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The Cryosphere An interactive open-access journal of the European Geosciences Union
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© Author(s) 2019. This work is distributed under
the Creative Commons Attribution 4.0 License.
© Author(s) 2019. This work is distributed under
the Creative Commons Attribution 4.0 License.

Research article 30 Jan 2019

Research article | 30 Jan 2019

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This discussion paper is a preprint. It is a manuscript under review for the journal The Cryosphere (TC).

Subglacial hydrological control on flow of an Antarctic Peninsula palaeo-ice stream

Robert D. Larter1, Kelly A. Hogan1, Claus-Dieter Hillenbrand1, James A. Smith1, Christine L. Batchelor2, Matthieu Cartigny3, Alex J. Tate1, James D. Kirkham1,2, Zoë A. Roseby4,1, Gerhard Kuhn5, Alastair G. C. Graham6, and Julian A. Dowdeswell2 Robert D. Larter et al.
  • 1British Antarctic Survey, Madingley Road, High Cross, Cambridge CB3 0ET, UK
  • 2Scott Polar Research Institute, University of Cambridge, Lensfield Road, Cambridge CB2 1ER, UK
  • 3Department of Geography, South Road, Durham University, Durham DH1 3LE, UK
  • 4Ocean and Earth Science, National Oceanography Centre, University of Southampton Waterfront Campus, European Way, Southampton SO14 3ZH, UK
  • 5Alfred Wegener Institute, Helmholtz-Centre for Polar and Marine Research, 27568 Bremerhaven, Germany
  • 6College of Life and Environmental Sciences, University of Exeter, Rennes Drive, Exeter EX4 4RJ, UK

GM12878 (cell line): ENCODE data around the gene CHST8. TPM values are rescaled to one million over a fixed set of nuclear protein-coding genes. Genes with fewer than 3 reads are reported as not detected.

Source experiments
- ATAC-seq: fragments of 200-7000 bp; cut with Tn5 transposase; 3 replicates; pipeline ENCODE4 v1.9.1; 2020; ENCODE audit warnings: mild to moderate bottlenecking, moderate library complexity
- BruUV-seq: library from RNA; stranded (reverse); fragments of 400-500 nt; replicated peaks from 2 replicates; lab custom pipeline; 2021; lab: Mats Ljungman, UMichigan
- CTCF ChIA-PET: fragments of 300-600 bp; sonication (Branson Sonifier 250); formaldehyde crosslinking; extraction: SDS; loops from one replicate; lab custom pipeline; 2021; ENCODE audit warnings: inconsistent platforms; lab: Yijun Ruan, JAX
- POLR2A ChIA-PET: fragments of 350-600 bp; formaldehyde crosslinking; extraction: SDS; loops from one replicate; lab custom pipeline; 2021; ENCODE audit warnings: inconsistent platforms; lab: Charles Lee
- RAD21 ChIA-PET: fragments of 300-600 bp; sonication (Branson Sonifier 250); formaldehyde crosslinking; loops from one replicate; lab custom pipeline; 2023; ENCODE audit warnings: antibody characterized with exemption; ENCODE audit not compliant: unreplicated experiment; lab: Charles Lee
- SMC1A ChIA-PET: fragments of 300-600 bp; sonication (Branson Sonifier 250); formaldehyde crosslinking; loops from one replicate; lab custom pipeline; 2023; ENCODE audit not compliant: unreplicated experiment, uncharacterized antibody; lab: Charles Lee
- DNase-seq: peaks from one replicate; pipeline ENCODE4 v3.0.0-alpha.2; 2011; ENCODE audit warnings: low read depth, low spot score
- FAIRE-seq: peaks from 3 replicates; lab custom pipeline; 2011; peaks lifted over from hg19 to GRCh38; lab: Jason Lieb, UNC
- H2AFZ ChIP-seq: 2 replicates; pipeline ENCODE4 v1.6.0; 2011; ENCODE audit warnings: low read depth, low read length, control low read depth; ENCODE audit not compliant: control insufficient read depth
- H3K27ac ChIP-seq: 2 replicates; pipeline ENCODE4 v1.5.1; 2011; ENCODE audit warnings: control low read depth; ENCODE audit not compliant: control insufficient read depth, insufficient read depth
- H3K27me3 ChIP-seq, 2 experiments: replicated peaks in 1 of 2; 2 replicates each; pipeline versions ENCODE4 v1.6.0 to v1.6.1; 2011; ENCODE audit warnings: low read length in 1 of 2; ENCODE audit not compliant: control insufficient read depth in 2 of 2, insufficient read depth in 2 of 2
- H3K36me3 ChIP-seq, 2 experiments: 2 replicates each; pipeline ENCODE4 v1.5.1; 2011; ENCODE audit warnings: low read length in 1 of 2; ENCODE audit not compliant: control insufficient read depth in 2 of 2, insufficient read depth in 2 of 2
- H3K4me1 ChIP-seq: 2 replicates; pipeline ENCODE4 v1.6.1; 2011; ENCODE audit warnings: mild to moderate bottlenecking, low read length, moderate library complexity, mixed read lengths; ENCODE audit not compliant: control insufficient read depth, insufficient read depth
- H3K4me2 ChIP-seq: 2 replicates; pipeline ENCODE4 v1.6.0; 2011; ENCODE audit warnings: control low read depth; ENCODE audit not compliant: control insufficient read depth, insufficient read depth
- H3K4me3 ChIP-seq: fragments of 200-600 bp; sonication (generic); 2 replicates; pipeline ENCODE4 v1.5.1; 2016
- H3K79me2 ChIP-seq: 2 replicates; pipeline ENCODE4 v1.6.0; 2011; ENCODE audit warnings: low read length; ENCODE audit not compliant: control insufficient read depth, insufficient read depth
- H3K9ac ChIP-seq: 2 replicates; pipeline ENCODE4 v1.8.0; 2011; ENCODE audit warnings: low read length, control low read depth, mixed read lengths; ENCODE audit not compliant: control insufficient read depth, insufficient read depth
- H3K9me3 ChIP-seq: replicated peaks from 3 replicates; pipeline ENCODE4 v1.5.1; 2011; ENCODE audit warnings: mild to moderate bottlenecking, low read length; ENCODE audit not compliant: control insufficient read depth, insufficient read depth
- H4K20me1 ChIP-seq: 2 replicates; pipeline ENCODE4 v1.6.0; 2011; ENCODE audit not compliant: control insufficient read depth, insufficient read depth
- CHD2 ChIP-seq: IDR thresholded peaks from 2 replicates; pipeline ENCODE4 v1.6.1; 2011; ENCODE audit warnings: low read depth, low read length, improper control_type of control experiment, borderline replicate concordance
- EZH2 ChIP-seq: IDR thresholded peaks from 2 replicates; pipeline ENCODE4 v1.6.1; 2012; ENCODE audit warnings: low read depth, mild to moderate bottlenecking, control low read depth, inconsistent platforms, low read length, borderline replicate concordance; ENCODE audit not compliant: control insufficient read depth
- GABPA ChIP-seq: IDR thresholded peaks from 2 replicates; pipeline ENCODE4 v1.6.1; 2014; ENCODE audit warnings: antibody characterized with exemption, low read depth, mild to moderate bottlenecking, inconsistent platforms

Abstract. Basal hydrological systems play an important role in controlling the dynamic behaviour of ice streams. Data showing their morphology and relationship to geological substrates beneath modern ice streams are, however, sparse and difficult to collect. We present new multibeam bathymetry data that make the Anvers-Hugo Trough (AHT) west of the Antarctic Peninsula the most completely surveyed palaeo-ice stream pathways in Antarctica. We interpret landforms as indicating that subglacial water availability played an important role in facilitating ice stream flow and controlling shear margin positions. Water was likely supplied to the ice stream bed episodically as a result of outbursts from a subglacial lake located in the Palmer Deep basin on the inner continental shelf. These interpretations have implications for controls on the onset of fast ice flow, the dynamic behaviour of palaeo-ice streams on the Antarctic continental shelf, and potentially also for behaviour of modern ice streams.

Robert D. Larter et al.
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Robert D. Larter et al.
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Publications Copernicus
Short summary
We present high-resolution bathymetry data that provide the most complete and detailed imagery of any Antarctic paleo-ice stream bed. These data show how subglacial water was delivered to and influenced the dynamic behavior of the ice stream. Our observations provide insights relevant to understanding the behavior of modern ice streams and forecasting the contributions that they will make to future sea-level rise.
We present high-resolution bathymetry data that provide the most complete and detailed imagery...